The Role of Molybdenum in Improving Corrosion Resistance of Stainless Steel

molybdenum improving corrosion resistance of stainless steel

Molybdenum is one of the most widely used elements in the manufacturing of stainless steel and nickel-based alloys to improve their corrosion resistance.

Molybdenum plays a key role in enhancing the pitting corrosion resistance in stainless steel.

Molybdenum improves the ductility, toughness, and wear resistance of steel.

Furthermore, molybdenum also increases the high-temperature strength of stainless steel.

It means that the higher the molybdenum content, the higher the strength of the steel, along with strength other properties also increased such as durability, stability, and creep strength.

The major role of molybdenum in stainless steel is to improve the steel’s corrosion resistance against reducing media, crevice, and pitting corrosion resistance.

In this article, we will learn more about molybdenum alloys such as austenitic stainless steel, nickel-based superalloys, duplex and super duplex stainless steel. 

Stainless steel is the general name for a group of corrosion-resistant steels containing at least 10.5% chromium.

This minimum amount has the effect of forming a chromium oxide layer on the surface, which acts as a self-healing oxygen barrier, preventing further oxidation.

The oxide layer is not self-healing if it contains less than 10.5% chromium.

That very thin, self-healing coating protects against a wide range of hostile conditions, from seawater to acids, at various temperatures.

Stainless steels are utilized commonly in various industries, including construction, automotive, marine, aerospace, and consumer goods.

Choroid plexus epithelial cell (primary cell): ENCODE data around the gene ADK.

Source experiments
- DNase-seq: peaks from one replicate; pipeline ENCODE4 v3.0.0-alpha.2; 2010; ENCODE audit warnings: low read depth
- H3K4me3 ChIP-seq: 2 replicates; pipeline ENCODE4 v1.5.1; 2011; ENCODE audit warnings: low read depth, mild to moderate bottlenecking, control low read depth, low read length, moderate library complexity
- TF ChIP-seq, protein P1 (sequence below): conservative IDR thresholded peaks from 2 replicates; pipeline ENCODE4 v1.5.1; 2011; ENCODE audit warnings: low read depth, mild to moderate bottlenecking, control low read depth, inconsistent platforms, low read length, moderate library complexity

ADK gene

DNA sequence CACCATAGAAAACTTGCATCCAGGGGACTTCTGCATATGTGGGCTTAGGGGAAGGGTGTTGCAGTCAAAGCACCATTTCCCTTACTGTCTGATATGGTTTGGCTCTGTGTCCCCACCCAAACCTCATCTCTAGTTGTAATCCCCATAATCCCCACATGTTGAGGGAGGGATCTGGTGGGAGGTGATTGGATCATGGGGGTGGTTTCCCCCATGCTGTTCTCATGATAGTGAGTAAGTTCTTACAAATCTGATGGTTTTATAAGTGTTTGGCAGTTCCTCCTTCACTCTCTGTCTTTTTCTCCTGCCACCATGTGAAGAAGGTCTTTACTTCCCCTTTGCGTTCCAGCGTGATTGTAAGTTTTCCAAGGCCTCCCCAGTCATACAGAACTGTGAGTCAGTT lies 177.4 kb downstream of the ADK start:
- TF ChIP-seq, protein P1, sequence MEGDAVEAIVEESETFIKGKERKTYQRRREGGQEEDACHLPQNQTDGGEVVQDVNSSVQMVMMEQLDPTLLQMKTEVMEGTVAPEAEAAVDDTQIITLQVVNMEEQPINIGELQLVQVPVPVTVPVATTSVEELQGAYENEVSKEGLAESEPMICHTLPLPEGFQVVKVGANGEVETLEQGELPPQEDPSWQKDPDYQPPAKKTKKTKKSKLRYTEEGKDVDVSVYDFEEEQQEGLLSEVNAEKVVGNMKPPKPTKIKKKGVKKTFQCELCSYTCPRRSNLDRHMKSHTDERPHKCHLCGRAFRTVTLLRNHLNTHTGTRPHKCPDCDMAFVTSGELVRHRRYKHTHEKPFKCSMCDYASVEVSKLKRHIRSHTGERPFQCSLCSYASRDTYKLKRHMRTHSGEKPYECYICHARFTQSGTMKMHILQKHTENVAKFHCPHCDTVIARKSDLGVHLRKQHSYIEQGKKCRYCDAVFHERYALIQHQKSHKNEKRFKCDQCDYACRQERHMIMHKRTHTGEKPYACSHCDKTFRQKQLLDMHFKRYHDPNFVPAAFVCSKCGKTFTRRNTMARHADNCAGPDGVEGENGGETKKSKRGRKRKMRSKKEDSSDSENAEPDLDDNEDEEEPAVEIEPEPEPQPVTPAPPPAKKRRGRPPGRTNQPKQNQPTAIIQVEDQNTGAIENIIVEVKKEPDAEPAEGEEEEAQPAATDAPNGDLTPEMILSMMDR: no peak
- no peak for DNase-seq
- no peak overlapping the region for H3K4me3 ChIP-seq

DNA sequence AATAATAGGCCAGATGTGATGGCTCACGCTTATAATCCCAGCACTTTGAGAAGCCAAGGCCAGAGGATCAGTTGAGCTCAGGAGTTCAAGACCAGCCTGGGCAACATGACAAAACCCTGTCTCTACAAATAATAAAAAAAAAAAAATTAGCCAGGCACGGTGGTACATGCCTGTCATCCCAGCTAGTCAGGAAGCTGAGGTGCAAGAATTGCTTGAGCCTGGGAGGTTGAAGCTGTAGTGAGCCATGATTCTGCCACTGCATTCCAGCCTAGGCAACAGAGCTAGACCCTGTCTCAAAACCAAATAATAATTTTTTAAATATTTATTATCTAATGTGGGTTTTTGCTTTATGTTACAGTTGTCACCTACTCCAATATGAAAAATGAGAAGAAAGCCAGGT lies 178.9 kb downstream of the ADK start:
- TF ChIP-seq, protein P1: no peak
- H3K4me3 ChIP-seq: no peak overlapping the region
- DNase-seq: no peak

The material has exceptional strength, durability, and corrosion resistance, making it perfect for various attractive and open-air components.

Stainless steel is graded according to its alloy composition.

The PREN calculation

Molybdenum plays a vital role in improving the pitting corrosion of stainless steel.

Therefore, it is the major component in the calculation of the PREN value (pitting resistance equivalent number).

The different grades can be compared with the help of this PREN number, but the performance of an alloy is not calculated with this number in the specific application.

It is a useful theoretical method for assessing the pitting corrosion resistance of different metals based on their chemical compositions.

The most generally used version of the PREN formula uses the chromium, molybdenum, and nitrogen content as PREN =%Cr + 3.3x%Mo + 16x%N.

For example, grade 316 stainless steel contains 20% chromium, 4 % molybdenum, and 0.1% nitrogen, and the PREN calculation is = 20+3.3×4+16×0.1. As a result, the PREN value for grade 316 is 34.8.

Results of the PREN Calculation

As a result, increasing the amount of molybdenum in the alloy also increases the pitting corrosion resistance more than increasing the chromium level.

Now, the question is if the quantity of molybdenum in the alloy would quickly improve its performance. So, why isn’t that basic logic more commonly applied?

Increasing the molybdenum concentration has a direct impact on the cost of an alloy.

Molybdenum is currently around four times more expensive than chromium.

However, any increases in chromium or molybdenum to enhance corrosion resistance must be compensated by nickel and other alloying elements that operate as ‘austenite producers’ to maintain the favorable mechanical and physical qualities of austenitic stainless steel.

The addition of molybdenum is more cost-effective than chromium to improve the pitting corrosion resistance.

Molybdenum addition to stainless steel has been demonstrated to boost pitting corrosion resistance and also improve passive film resistance by reducing the overall amount of point defects in the film.